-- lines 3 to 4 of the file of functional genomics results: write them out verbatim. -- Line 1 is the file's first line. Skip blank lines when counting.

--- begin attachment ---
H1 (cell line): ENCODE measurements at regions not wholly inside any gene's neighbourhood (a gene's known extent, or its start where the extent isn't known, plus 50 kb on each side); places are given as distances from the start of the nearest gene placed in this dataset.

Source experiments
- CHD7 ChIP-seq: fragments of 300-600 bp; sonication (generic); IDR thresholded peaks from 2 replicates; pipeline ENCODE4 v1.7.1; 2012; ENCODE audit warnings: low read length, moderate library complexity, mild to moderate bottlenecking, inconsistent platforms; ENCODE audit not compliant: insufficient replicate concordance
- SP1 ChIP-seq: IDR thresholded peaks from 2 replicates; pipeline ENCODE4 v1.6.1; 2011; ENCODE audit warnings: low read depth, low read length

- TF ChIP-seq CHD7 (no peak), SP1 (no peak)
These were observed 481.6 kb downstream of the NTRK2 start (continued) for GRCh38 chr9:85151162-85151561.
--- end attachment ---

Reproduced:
- CHD7 ChIP-seq: fragments of 300-600 bp; sonication (generic); IDR thresholded peaks from 2 replicates; pipeline ENCODE4 v1.7.1; 2012; ENCODE audit warnings: low read length, moderate library complexity, mild to moderate bottlenecking, inconsistent platforms; ENCODE audit not compliant: insufficient replicate concordance
- SP1 ChIP-seq: IDR thresholded peaks from 2 replicates; pipeline ENCODE4 v1.6.1; 2011; ENCODE audit warnings: low read depth, low read length